02 May 2017 |

Fruit: Be on the Lookout for Peach Leaf Curl and Plum Pocket

Written by K-State Horticulture Newsletter - Newsletters
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Peach leaf curl is a fungus disease that causes developing peach leaves to become puckered and distorted and show a reddish-green hue. A similar disease called plum pocket may develop on American and sand hill plums. Plum pocket results in formation of distorted, light green, bladder-shaped fruit. Asian and European plums are not susceptible to the local strain of plum pocket. Unfortunately, it is too late to control any of these diseases with fungicides this year.
        
Trees that are severely infected with peach leaf curl are likely to lose many leaves. If trees are healthy, new leaves will grow. Indicators of a healthy tree are large, deep green leaves and last year's growth being at least 18 to 24 inches long. If these tree vigor indicators are not present, especially if there was only 12 inches or less of growth last year, then a fertilizer application would be helpful.
        
The fertilizer should be spread on the soil under the branch area. Apply 1 and 1/3 to 2 cups of a 13-13-13 fertilizer under the branch area. If a soil test indicates that only nitrogen is needed, use 1/3 to 1½ cups of nitrate of soda (16-0-0) instead of the 13-13-13. You may also substitute a high nitrogen fertilizer such as a 27-3-4, 30-5-4 or something similar for the 13-13-13, but use only half the amount used for nitrate of soda. The sooner fertilizer is applied, the more immediate benefit it will have in promoting new leaf growth. Both peach leaf curl and plum pocket can be controlled with a single fungicide application applied this fall after leaf drop or early next spring before bud swell.
        
Effective fungicides include Bordeaux mixture and chlorothalonil (Bravo, Daconil and others). Be sure to cover the entire tree including the bark and trunk. (Ward Upham)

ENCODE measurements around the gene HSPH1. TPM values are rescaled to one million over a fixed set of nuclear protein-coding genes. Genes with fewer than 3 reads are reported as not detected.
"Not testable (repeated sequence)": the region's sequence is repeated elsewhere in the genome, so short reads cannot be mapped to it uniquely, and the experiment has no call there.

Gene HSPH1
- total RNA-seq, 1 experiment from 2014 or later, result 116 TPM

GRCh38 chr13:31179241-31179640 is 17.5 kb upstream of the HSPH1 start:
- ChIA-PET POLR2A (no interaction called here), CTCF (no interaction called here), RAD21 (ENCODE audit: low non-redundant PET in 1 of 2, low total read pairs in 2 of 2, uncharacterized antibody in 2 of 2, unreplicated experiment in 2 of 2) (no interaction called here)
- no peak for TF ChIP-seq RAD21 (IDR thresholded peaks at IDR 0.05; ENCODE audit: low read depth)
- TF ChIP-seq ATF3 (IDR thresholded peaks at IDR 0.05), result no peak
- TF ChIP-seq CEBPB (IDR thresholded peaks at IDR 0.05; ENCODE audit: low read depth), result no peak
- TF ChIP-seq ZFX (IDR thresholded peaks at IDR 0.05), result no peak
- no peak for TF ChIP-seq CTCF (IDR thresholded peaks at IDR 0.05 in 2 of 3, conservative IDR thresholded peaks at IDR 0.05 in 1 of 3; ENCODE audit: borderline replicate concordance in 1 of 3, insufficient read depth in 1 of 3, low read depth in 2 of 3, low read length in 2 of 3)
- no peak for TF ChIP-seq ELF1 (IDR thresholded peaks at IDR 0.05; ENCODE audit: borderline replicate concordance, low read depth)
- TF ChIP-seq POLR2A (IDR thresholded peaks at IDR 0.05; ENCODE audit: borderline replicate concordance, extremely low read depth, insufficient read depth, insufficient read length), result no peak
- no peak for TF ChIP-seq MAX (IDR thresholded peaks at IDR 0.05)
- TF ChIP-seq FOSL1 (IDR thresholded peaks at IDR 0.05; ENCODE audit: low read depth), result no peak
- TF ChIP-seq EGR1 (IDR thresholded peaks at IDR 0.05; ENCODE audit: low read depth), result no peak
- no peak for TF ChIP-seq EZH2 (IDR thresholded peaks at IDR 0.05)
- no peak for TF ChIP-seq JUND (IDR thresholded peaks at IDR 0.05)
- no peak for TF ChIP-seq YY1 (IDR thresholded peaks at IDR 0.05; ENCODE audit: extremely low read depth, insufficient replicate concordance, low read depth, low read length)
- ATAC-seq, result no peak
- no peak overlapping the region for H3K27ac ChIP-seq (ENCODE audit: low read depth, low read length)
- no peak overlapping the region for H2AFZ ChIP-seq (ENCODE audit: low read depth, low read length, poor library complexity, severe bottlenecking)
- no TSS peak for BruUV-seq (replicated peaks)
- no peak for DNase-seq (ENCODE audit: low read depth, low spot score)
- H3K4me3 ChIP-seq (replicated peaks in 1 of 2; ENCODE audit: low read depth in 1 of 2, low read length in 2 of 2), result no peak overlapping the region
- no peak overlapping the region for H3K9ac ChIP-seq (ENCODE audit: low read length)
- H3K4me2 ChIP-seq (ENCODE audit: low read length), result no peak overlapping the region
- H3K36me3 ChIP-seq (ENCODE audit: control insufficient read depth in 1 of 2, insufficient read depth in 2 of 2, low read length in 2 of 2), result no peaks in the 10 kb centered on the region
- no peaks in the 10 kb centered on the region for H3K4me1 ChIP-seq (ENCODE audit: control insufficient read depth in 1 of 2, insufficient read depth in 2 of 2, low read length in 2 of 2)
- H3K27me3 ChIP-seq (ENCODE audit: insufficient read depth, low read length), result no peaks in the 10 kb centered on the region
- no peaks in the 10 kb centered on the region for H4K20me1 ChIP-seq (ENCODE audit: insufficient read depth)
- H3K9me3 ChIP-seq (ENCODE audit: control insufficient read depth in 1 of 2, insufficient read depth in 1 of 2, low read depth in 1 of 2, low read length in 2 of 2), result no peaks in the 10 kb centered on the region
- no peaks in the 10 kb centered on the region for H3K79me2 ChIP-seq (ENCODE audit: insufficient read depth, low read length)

Picture
Peach leaf curl is a fungus disease that causes developing peach leaves to become puckered and distorted and show a reddish-green hue. A similar disease called plum pocket may develop on American and sand hill plums. Plum pocket results in formation of distorted, light green, bladder-shaped fruit. Asian and European plums are not susceptible to the local strain of plum pocket. Unfortunately, it is too late to control any of these diseases with fungicides this year.
        
Trees that are severely infected with peach leaf curl are likely to lose many leaves. If trees are healthy, new leaves will grow. Indicators of a healthy tree are large, deep green leaves and last year's growth being at least 18 to 24 inches long. If these tree vigor indicators are not present, especially if there was only 12 inches or less of growth last year, then a fertilizer application would be helpful.
        
The fertilizer should be spread on the soil under the branch area. Apply 1 and 1/3 to 2 cups of a 13-13-13 fertilizer under the branch area. If a soil test indicates that only nitrogen is needed, use 1/3 to 1½ cups of nitrate of soda (16-0-0) instead of the 13-13-13. You may also substitute a high nitrogen fertilizer such as a 27-3-4, 30-5-4 or something similar for the 13-13-13, but use only half the amount used for nitrate of soda. The sooner fertilizer is applied, the more immediate benefit it will have in promoting new leaf growth. Both peach leaf curl and plum pocket can be controlled with a single fungicide application applied this fall after leaf drop or early next spring before bud swell.
        
Effective fungicides include Bordeaux mixture and chlorothalonil (Bravo, Daconil and others). Be sure to cover the entire tree including the bark and trunk. (Ward Upham)

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